Today’s Tesla Version 7.0 software release allows those tools to deliver a range of new active safety and convenience features, designed to work in conjunction with the automated driving capabilities already offered in Model S. This combined suite of features represents the only fully integrated autopilot system involving four different feedback modules: camera, radar, ultrasonics, and GPS. These mutually reinforcing systems offer realtime data feedback from the Tesla fleet, ensuring that the system is continually learning and improving upon itself. Autopilot allows Model S to steer within a lane, change lanes with the simple tap of a turn signal, and manage speed by using active, traffic-aware cruise control. Digital control of motors, brakes, and steering helps avoid collisions from the front and sides, as well as preventing the car from wandering off the road. Your car can also scan for a parking space, alert you when one is available, and parallel park on command.

Tesla Autopilot relieves drivers of the most tedious and potentially dangerous aspects of road travel. Tesla is building Autopilot to give us more confidence behind the wheel, increase our safety on the road, and make highway driving more enjoyable. Is it so?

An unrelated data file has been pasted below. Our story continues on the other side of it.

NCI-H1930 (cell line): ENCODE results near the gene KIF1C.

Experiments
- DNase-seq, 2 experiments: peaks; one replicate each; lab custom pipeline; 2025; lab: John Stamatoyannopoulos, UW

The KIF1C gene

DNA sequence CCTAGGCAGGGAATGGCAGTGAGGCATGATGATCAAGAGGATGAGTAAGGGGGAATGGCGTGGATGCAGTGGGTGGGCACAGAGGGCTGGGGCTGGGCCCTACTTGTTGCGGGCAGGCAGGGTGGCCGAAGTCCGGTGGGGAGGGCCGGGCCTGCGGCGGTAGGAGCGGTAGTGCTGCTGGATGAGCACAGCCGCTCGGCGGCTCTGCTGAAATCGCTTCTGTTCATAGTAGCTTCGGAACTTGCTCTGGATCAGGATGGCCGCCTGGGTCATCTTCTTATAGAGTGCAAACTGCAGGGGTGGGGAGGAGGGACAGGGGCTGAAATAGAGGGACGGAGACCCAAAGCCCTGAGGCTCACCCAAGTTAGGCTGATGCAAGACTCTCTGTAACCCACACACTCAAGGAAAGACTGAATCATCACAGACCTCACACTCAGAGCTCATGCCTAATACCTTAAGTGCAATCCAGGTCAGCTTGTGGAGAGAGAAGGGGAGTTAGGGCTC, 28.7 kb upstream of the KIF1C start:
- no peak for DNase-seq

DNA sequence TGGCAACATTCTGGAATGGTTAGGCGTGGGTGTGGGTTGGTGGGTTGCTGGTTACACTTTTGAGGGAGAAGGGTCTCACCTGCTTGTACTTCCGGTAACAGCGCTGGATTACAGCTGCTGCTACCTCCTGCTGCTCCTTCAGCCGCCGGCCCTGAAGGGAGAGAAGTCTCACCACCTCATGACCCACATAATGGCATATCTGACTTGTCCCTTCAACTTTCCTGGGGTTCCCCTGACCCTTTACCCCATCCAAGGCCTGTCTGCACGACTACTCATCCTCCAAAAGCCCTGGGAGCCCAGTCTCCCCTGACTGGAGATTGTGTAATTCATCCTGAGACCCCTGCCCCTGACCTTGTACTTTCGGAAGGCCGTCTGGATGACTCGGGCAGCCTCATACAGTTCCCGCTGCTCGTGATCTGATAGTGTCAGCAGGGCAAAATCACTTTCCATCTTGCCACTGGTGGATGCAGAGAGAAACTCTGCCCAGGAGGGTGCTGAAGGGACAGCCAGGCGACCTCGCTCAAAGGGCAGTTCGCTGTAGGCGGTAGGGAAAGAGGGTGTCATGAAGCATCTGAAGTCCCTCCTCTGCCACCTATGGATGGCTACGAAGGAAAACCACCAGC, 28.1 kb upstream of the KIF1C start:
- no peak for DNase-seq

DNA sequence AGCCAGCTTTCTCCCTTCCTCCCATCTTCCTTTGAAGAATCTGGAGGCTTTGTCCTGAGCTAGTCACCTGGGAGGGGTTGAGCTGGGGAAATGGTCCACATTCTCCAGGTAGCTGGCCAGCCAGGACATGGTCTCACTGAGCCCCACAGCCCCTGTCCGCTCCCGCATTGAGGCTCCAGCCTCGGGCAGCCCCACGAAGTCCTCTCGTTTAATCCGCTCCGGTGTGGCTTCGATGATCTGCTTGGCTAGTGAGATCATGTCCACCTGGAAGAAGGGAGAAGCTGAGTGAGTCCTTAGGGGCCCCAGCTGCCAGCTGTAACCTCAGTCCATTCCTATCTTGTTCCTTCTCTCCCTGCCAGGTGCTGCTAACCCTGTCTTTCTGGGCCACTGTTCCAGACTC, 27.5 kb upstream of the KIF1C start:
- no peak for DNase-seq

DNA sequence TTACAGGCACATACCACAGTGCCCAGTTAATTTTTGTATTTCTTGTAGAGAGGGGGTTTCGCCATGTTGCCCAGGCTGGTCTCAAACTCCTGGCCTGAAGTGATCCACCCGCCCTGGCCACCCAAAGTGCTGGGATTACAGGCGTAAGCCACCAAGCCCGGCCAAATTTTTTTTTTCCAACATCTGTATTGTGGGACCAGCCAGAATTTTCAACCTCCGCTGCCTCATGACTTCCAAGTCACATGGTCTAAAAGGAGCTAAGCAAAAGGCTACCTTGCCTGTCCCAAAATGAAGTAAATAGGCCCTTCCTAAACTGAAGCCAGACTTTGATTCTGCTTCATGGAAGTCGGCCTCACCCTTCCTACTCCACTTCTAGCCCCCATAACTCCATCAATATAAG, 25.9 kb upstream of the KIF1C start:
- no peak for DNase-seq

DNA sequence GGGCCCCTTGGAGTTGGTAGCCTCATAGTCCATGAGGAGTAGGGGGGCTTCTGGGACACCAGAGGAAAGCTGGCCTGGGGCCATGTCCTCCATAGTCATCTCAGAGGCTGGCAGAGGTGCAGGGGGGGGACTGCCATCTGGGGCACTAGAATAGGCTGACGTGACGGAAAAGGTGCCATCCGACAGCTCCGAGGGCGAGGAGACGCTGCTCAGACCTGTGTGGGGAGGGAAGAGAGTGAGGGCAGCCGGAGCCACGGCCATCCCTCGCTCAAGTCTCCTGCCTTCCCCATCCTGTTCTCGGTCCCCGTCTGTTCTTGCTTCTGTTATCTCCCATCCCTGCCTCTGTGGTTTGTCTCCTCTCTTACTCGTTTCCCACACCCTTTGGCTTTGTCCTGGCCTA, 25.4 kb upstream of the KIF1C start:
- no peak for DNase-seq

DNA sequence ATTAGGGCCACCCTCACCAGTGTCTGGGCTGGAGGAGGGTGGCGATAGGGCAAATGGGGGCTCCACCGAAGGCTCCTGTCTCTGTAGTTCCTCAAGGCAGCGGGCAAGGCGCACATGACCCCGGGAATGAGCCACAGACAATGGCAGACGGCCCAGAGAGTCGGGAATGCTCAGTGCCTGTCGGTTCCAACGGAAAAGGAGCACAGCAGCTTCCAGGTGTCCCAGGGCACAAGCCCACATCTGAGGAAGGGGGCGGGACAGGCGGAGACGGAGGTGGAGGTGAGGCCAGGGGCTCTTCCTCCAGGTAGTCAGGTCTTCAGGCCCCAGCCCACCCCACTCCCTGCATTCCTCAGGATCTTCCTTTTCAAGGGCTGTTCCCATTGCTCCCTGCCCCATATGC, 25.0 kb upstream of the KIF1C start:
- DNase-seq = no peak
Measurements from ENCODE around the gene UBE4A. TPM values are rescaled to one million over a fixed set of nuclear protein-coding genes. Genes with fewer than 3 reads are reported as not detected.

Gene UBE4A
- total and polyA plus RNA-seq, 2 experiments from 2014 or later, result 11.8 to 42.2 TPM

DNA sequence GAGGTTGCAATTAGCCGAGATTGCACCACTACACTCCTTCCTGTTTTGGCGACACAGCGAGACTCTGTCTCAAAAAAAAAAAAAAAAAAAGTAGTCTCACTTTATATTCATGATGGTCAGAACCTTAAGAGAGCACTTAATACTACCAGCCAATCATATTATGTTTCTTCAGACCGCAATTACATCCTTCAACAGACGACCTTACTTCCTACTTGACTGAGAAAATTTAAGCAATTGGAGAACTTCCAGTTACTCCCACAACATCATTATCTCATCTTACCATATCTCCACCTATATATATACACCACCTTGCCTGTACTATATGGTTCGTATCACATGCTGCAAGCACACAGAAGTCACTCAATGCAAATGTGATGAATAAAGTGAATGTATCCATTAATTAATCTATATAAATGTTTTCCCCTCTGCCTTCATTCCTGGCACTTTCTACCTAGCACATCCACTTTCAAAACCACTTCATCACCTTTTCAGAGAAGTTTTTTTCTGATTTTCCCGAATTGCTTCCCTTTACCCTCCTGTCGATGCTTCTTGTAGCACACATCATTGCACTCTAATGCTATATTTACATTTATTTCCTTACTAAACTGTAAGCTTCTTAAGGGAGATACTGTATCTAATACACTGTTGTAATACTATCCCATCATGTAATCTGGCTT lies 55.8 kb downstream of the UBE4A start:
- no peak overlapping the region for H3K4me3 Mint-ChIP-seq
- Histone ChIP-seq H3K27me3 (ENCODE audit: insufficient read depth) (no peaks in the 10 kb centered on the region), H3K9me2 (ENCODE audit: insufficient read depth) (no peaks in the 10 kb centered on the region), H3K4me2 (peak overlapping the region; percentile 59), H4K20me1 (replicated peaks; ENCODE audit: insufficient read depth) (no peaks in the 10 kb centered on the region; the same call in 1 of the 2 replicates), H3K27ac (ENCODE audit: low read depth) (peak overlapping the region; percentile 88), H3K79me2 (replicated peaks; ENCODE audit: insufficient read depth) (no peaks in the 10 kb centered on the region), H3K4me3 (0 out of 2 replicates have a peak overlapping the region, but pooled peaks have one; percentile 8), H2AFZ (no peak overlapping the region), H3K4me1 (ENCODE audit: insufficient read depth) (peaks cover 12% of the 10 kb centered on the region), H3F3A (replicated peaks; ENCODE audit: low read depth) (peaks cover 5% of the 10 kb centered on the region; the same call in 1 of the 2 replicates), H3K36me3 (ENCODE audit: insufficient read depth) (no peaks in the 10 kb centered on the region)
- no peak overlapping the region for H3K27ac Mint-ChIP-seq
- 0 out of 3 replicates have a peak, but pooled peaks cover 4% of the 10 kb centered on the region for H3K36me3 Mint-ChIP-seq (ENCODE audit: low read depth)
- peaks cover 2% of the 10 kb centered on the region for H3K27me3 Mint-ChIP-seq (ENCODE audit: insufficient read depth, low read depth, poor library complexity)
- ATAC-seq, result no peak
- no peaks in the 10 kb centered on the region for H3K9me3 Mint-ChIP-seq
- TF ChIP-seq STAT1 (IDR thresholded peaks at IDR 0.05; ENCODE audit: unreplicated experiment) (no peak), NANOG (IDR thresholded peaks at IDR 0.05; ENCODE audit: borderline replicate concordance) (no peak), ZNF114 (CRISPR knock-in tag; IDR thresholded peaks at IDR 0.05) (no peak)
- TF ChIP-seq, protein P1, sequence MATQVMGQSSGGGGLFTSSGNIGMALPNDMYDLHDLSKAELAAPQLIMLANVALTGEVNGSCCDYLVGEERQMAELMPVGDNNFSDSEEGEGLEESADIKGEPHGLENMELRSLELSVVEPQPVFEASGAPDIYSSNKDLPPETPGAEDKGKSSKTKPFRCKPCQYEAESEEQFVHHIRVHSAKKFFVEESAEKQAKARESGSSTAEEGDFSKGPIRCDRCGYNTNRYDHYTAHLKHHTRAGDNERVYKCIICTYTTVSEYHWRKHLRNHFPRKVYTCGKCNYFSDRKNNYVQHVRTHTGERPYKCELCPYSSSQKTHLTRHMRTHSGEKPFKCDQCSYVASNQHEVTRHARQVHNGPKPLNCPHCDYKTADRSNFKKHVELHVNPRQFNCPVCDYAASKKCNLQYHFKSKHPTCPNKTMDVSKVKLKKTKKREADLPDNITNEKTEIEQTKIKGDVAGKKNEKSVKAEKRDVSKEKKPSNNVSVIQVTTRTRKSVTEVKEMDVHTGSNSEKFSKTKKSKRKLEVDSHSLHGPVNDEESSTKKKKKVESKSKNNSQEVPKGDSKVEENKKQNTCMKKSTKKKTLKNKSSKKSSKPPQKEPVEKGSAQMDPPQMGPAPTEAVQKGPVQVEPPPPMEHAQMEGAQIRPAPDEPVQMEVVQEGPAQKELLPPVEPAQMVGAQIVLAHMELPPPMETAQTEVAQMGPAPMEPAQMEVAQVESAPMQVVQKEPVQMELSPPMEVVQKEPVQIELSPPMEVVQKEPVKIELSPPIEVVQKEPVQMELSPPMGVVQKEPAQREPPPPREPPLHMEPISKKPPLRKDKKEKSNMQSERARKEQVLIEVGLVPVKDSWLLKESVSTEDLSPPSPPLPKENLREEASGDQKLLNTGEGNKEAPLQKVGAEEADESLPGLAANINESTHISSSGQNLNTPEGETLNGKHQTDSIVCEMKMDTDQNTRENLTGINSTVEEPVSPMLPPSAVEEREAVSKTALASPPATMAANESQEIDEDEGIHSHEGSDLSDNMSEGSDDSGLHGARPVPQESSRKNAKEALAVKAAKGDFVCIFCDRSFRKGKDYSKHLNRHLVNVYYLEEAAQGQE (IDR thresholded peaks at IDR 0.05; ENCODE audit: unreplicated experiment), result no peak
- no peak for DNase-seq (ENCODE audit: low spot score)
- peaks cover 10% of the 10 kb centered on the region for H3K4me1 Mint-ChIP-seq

While truly driverless cars are still a few years away, Tesla Autopilot functions like the systems that airplane pilots use when conditions are clear. The driver is still responsible for, and ultimately in control of, the car. What’s more, you always have intuitive access to the information your car is using to inform its actions.

This release also features the most significant visual refresh yet of the digital displays for every single Model S around the world. The Instrument Panel is focused on the driver and includes more functional apps to help monitor your ride. The instrument panel provides a visualization of the road as detected by the car’s sensors, giving drivers the information their car is using for features including lane departure, blind spot detection, speed assist, collision warning, adaptive cruise, and autosteer.

The key differentiator in Tesla’s autonomy software is “fleet learning”. Every Model S that Tesla has built–even those not fitted with the necessary sensor hardware to implement Autopilot–transmits its travel data back to the company if the owner has given permission.That data now increases at a rate of about 1.5 million miles per day covered by the 100,000 or so Model S cars on the roads globally.

The release of Tesla Version 7.0 software is the next step for Tesla Autopilot. Tesla will continue to develop new capabilities and deliver them through over-the-air software updates, keeping our customers at the forefront of driving technology in the years ahead.

Videos :- CNET Car Tech & Car Throttle

 

 

img-1The most theft-prone vehicle in America might be the Dodge Charger. Or it might be the Ford F-250 pickup truck.

Those are the contradictory conclusions of the National Highway Traffic Safety Administration and the insurance industry-funded Highway Loss Data Institute.